Saturday, December 31, 2011

New year greeted by new man

This was a fun story I did in honor of NYE. 

Fred Green poses with a photo of himself before he was able to shed 200 pounds. Photo by MEGAN TILK

One of the more popular New Year’s resolutions — losing weight — can also be one of the more challenging.

For Boonville resident Fred Green, losing weight became a necessity. At just 34 years old, Green weighed 400 pounds.

Aside from the constant fatigue, he suffered from epileptic seizures, often one a day.

“I ate a lot of the wrong stuff,” Green said. “I ate what a lot of people eat: chips, Little Debbies, cookies, candy, soda.”

His lunches often consisted of a hamburger or two, and chips. At home he took comfort in floury pastas and breads.

Green said he knew it was time to change when his cousin, who weighed a bit more, died of a sudden heart attack in September of 2009.

"That was my wake-up call that I needed to make a lifestyle change before I got too old,” Green said. “So I started working out and changed my diet.”

Scrapping the fries for carrots and the burgers for turkey, he also began working out at the local YMCA daily.

“I looked at it as a challenge,” he said. “I used to have a 12-minute mile or more. Now I’m down to an 8-minute mile.”

With a lot of running, a few abdominal and cardiovascular workouts and some healthy eating habits, Green now stands proudly at 200 pounds. Fitting both of his legs into one leg of his old sweatpants, Green could be deemed the local Jared Fogel, Subway Restaurant’s weight loss success story.

His co-workers say he’s better than that.

“Jared just lost weight,” said Unlimited Opportunities Case Manager Misty Vizcarralagos. “Fred’s done that and made his medical condition virtually disappear. He’s amazing.”

Not only did he reach his goal weight and accomplish his goal of driving but he’s also found employment and is taking online college courses, feats he once couldn’t imagine.

Now an administrative assistant to the case management department at Unlimited Opportunites, Green continues to set goals for himself. While continuing his diet and exercise is near the top of his list, Green also hopes to finish school and one day be a case manager himself.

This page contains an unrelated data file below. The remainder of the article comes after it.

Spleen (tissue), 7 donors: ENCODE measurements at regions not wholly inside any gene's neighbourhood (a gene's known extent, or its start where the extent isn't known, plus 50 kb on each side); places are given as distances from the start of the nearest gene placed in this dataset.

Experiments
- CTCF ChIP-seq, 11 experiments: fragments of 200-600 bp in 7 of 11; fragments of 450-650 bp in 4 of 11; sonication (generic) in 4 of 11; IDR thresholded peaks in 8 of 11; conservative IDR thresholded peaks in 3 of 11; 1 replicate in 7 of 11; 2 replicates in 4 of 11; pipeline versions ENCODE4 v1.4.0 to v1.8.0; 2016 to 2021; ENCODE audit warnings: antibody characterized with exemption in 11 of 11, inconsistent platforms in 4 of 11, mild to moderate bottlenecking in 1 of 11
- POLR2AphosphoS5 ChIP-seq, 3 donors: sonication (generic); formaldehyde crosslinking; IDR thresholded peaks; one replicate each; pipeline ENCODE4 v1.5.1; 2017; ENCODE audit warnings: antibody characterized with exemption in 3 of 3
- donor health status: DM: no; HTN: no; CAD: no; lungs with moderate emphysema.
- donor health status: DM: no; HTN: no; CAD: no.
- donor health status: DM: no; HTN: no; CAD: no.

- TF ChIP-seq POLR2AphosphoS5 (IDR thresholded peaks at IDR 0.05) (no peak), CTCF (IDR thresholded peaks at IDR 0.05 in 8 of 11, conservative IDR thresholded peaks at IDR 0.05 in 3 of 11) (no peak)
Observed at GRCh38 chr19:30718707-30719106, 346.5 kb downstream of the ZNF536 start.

Green’s last reported seizure occurred nearly 10 months ago, about the same time he hit his goal weight.

“It’s quite liberating,” Green said of his experience. “There’s times where I wonder how I even woke up and got along.”

Once deemed medically ineligible to drive due to his epilepsy, Green now owns his own car.

“I’ve known Fred since I worked with him in 2009,” Vizcarralagos said. “He had a lot of potential but was very shy. I think he was maybe afraid of the unknown but I think at one point he just woke up and decided that was enough. He’s made a complete transformation.”

Since Fred has reached his goals, he's chosen to make education and advocacy his 2012 resolution.

“My resolution is to inform and influence others to live healthier and educate them through what I did and what they can do,” he said. “I want to encourage others to lose weight and live healthy.”

Though he admits there were times he struggled, he’s also found ways to cope.

“There are going to be times where you work out all month and only lose three or four pounds,” he said. “That’s normal. Every one plateaus at some point but you can’t judge your progress just by the scale.

“You’re going to get cravings and if you do, don’t deny yourself, because the craving gets stronger and when you eventually give in, I find that you tend to over indulge, so moderation is okay.”

Looking forward to another healthy year, Green said he will continue his routine at the YMCA and share his experiences and motivation with others.

“Every doctor is stunned,” he said. “I like that feeling. Eventually, it got to a point where going to the gym was fun. It’s like recess to a kid for me. It feels great.”

Friday, December 30, 2011

A Christmas fit for the Griswolds

Some of the 11 people we had filling our apartment.
Daily News column for Dec. 30.

A Christmas fit for the Griswolds

Decorations, lights and the sounds of Christmas movies filled our tiny apartment. Each saucer was in its proper place, vegetables were stacked neatly on a tray and even the dog's hair bow was clipped in the exact center of her head. It looked as though I had planned a perfect Christmas.

For the first time in my family's history, we would not be celebrating at Grandma and Grandpa's house, but five hours from their home, in my apartment, which I share with my male counterpart and our two dogs.

Feeling the pressure to live up to Christmases past, I aimed for the best, a Christmas even Clark Griswold would be proud of.

After spraying a quick mist of peppermint scented spray through the apartment, I stood waiting, ready to greet my guests — all 9 of them, and one dog.

It was perfect — until the phone rang.

"What do you mean you're on I-70," I shouted into my iPhone.

Somehow, my family had let the one vehicle without a GPS unit take the lead, and they were more than a bit off course.

I had given specific directions prior to their departure from the hotel. "You go right down … through town, take a left on … , and a right on … " It was that easy.

What my mother heard was "take a right on … and travel west on the interstate."

Once their course was righted, my hopes for a perfect Christmas were restored.

That is until my aunt, uncle and two cousins showed up. They were the first guests to arrive, luckily without an RV. But as they plopped their boxes, bags and coats and dove into the vegetable dip, my hysteria kicked in.